The silence was deafening as Chris Wilcox waited to hear word on his future.
Day after day, he sat in his North Carolina home wondering where -- and if -- he would be playing basketball this season.
The scar that ran down his chest served as a constant reminder of the hurdles he had to overcome to earn another roster spot. Yet when he looked in the mirror, he didn't recognize a heart surgery patient. He saw an NBA player who wanted to … needed to … get back on the court.
Wilcox pushed himself. Without a contract or any certainty of his career, he didn't think he had any other choice. Besides, he had been given a new lease on life and he couldn't imagine it without the NBA.
* * *
It has been almost a year since Wilcox heard the words that turned his world upside down.
Then 29 years old, he was eagerly thinking about his first playoff run. The possibility of retirement seemed years away. But during a routine doctor's visit he received earth-shattering news: He had an enlarged aorta and required a season-ending heart operation.
Within seconds, everything Wilcox had been planning for was in question. Overwhelming thoughts of uncertainty swarmed through his mind creating a haze of anxiousness, doubt, and an overwhelming sense of pressure.
Would he be able to play again? How long would his recovery last? When could he return to the court? Who would offer him a deal? What if he didn't play in the NBA this season? How could he provide for his family?
Wilcox was on a one-year contract with the Celtics. Once he had the operation, his season and place on a team would be over. He underwent surgery on March 29, 2012 at the Cleveland Clinic in Ohio. It wasn't long after that he began looking ahead to the upcoming season, one that he knew he wanted to be part of in the NBA.
Wilcox joined the Celtics as soon as he was cleared for travel during their playoff run. He attended home games, visited the team in the locker room, and sat courtside with Jeff Green, who also had gone through heart surgery. When the C's were on the road, he watched the games while working on his cardio. The difference between his conditioning and that of the players sprinting up and down the court was glaring.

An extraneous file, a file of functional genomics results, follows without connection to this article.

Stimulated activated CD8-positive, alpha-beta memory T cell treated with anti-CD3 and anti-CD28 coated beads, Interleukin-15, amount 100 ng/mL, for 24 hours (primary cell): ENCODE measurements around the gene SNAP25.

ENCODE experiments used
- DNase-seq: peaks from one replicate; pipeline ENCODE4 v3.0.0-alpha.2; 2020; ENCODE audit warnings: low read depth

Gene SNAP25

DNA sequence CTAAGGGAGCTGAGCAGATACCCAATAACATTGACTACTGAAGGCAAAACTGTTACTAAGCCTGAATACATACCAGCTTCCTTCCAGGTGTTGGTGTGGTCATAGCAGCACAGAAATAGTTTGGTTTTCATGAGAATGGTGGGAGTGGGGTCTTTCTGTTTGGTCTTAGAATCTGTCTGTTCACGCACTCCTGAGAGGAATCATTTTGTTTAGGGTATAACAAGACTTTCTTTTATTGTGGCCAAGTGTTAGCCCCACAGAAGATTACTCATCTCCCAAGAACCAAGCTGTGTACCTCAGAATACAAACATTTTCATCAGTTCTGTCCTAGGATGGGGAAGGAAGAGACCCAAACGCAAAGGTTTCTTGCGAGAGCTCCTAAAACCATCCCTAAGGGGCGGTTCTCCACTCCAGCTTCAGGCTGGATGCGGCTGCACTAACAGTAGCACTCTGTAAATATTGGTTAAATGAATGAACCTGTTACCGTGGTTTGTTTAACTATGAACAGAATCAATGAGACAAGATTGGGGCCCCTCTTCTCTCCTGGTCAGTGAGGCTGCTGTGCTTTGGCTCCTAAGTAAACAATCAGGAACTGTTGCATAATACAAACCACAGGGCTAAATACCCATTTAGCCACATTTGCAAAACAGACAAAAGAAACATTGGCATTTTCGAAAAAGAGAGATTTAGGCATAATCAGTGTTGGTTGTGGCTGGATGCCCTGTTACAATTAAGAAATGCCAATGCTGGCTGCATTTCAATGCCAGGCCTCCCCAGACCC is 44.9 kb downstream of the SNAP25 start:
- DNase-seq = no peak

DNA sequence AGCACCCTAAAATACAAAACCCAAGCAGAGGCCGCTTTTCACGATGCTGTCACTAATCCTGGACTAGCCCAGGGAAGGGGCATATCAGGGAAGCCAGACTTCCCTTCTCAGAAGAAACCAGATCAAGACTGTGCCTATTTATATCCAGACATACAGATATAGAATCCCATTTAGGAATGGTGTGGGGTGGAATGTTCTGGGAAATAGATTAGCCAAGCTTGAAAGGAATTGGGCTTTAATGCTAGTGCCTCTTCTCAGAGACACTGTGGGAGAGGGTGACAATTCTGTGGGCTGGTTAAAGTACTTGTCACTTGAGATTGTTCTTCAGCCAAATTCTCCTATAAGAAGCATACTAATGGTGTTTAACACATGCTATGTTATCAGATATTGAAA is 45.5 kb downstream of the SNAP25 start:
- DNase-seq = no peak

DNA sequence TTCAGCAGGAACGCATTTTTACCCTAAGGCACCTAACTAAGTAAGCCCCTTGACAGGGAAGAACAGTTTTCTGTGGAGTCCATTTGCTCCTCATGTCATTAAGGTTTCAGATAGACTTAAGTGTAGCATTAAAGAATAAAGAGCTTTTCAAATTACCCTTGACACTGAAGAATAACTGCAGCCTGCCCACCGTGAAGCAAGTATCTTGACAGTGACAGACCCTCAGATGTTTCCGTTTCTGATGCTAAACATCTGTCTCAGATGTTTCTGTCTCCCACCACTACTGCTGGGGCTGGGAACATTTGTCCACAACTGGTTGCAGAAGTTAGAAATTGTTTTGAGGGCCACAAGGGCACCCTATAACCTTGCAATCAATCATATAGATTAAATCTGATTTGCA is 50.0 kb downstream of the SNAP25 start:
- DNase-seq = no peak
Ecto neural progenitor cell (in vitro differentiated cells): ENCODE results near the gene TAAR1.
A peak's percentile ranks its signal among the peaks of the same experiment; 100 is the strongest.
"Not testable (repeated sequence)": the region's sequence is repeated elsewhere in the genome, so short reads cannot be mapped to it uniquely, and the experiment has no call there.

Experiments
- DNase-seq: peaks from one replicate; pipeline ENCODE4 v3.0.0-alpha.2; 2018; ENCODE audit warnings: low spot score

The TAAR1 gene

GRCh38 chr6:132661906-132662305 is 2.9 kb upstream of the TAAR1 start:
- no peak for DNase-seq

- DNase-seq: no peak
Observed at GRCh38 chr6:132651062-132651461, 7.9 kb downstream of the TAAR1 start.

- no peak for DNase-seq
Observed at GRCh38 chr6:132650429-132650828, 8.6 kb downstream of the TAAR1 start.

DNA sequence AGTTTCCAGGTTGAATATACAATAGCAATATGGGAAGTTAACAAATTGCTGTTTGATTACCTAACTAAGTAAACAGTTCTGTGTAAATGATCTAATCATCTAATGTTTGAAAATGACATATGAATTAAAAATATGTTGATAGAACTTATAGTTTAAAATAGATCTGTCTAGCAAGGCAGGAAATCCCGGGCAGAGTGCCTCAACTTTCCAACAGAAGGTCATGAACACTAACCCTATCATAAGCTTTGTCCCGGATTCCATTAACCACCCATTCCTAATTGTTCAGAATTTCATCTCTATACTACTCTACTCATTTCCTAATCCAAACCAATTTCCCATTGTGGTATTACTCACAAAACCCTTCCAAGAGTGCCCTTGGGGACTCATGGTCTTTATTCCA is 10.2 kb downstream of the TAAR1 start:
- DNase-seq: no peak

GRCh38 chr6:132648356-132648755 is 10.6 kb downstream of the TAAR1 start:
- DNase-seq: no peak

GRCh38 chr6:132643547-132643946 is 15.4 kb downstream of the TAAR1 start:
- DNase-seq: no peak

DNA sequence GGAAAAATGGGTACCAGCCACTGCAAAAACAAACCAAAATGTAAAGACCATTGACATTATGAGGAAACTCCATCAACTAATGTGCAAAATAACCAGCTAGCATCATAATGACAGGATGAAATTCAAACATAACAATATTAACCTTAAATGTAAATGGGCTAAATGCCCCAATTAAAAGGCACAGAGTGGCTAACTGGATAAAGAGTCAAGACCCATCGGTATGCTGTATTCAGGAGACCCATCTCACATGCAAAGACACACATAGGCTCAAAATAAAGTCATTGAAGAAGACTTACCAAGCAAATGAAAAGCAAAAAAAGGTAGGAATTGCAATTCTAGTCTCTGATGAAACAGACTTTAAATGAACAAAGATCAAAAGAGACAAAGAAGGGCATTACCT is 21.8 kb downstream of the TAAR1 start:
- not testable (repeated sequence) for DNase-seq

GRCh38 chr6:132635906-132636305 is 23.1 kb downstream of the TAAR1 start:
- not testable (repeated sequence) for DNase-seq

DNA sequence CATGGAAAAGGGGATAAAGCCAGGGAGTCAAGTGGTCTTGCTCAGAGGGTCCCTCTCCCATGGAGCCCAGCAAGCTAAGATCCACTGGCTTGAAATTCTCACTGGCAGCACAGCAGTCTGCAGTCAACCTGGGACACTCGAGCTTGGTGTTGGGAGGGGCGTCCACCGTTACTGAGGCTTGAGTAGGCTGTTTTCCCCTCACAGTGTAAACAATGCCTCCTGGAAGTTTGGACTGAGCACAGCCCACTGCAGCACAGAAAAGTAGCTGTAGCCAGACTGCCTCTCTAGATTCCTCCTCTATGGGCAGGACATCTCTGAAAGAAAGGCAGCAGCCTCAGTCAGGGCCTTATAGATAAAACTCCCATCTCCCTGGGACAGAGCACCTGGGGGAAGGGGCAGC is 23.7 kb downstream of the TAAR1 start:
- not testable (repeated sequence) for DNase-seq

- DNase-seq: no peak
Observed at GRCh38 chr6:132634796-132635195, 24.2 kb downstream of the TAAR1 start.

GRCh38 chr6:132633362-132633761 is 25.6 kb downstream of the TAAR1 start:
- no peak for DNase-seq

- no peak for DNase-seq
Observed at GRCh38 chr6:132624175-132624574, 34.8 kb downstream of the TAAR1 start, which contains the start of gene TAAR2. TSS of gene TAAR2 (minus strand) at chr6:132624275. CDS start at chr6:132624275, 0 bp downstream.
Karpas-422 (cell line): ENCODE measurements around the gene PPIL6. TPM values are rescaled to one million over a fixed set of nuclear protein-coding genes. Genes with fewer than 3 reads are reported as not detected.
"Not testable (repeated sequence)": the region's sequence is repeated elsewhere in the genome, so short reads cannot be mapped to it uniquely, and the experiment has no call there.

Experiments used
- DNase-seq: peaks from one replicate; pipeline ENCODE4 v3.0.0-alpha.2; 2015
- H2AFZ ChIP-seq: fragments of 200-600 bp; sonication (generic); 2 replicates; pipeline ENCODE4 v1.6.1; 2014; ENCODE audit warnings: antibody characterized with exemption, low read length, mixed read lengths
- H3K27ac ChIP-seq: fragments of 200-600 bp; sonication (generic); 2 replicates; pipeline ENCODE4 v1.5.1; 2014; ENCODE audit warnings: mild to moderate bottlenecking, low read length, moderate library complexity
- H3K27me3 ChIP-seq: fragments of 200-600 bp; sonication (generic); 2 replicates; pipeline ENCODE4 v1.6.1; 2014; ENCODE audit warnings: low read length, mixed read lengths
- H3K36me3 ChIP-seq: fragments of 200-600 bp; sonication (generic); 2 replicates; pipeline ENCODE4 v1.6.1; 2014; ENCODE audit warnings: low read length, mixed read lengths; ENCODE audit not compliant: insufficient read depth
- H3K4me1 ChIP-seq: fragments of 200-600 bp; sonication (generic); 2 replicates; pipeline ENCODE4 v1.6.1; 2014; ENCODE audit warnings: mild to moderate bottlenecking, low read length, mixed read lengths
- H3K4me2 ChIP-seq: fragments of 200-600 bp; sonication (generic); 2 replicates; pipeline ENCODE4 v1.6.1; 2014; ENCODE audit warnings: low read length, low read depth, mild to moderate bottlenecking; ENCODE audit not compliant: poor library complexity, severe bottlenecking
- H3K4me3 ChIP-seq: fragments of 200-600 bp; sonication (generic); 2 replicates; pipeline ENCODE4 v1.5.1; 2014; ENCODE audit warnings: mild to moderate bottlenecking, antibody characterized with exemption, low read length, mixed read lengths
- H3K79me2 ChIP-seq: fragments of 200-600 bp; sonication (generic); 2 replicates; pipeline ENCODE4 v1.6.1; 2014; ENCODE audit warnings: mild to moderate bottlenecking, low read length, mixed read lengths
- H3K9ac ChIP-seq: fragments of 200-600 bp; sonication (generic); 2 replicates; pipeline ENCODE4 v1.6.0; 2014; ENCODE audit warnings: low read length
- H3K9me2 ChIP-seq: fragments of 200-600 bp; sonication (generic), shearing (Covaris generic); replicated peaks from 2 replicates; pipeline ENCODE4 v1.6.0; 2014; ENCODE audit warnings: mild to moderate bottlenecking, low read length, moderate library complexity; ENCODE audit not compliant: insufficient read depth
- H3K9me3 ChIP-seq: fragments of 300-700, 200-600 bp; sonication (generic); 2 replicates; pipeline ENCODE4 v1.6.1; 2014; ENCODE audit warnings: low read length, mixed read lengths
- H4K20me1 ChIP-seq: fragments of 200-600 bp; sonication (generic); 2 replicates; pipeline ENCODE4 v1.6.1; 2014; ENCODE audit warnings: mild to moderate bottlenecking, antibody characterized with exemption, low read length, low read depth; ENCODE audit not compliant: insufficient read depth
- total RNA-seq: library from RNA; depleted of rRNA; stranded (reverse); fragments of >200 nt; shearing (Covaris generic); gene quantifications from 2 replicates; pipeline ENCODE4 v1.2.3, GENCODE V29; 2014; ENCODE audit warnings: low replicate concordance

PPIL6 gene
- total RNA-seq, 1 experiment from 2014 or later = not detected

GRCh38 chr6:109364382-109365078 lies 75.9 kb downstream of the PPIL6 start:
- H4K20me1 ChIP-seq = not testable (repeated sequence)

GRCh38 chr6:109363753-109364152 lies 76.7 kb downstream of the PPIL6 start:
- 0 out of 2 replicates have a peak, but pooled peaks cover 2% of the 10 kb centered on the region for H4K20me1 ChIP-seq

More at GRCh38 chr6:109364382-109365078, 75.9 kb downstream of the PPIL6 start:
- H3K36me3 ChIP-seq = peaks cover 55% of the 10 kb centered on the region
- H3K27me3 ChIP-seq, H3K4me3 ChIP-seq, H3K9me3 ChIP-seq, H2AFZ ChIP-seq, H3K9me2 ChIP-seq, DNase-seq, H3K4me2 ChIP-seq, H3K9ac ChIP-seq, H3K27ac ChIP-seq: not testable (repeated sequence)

"I would do walking on the treadmill when we would play on the TV," he said. "I'd see if I could get my wind up, but it wasn't happening for me."
Refusing to be held back, Wilcox pushed on. He heard rumblings of cynicism and was determined to quiet the naysayers. While many were projecting he would be ready to return in November or December, Wilcox didn't think he could wait that long. By that time the season would be underway, and he wanted to be ready for training camp.
"It's crazy because I had surgery the end of March, almost like the first of April," he said. "When I got out of the hospital it was April 3 or something like that. April, May, June, July, I had to start back working out four months after my surgery when I wasn't supposed to do anything until probably like six months. So I'm back working out running and I'm not even supposed to."
He continued, "[The doctors didn't really know what I was doing], but I had to do what I had to do to get back on the court. Nobody knew. The doctor was just like, 'Man, things are coming around so much quicker for you' because I was like, 'I've got to get out of (rehab).'"
Wilcox tested his limits. At times his mental strength outlasted his physical endurance.
"One time I was working out and I get home and I'm sitting down in the bed and I'm like, damn, I'm hurting, I'm hurting, I'm hurting," he recalled. "I went to the hospital and they told me I had to calm down, chill out, I was doing too much. I had built fluid up around my heart. I had fluid pockets around my heart and my lungs from being out in the weather probably when I wasn't supposed to, working out, just different things. That was probably two and a half months, three months after the surgery. I had to get on a breathing [mechanism] and I had to take medicine to get the fluid pockets down. It's been tough, you know?"
As Wilcox continued his recovery, he asked his agent about potential suitors. He understood he had a ways to go, but firmly believed he could rehab ahead of schedule.
"(My agent) said, 'It's tough right now because nobody knows if you're going to be back in time. November, December, that's what everyone is saying about you being back,'" Wilcox recounted. "I was like, 'I've got to get back out there.'"
Last season Wilcox had gelled with Rajon Rondo on the court and proved to be a big man who could run in transition. He also had a tight-knit group of teammates away from the game, which included Rondo, Kevin Garnett, and then-Celtics Marquis Daniels and Keyon Dooling. Wilcox wanted to return to Boston. He couldn't help but wonder if the Celtics would feel the same way.
"I think my lowest moment was when I was home in recovery, not knowing if I was going to play again," he said. "I was knowing Jeff (Green) was back playing, but I knew everyone's situation is different. I was like, 'Jeff is young so they might take a chance with (him) and look at me as being the older guy, no chance at all."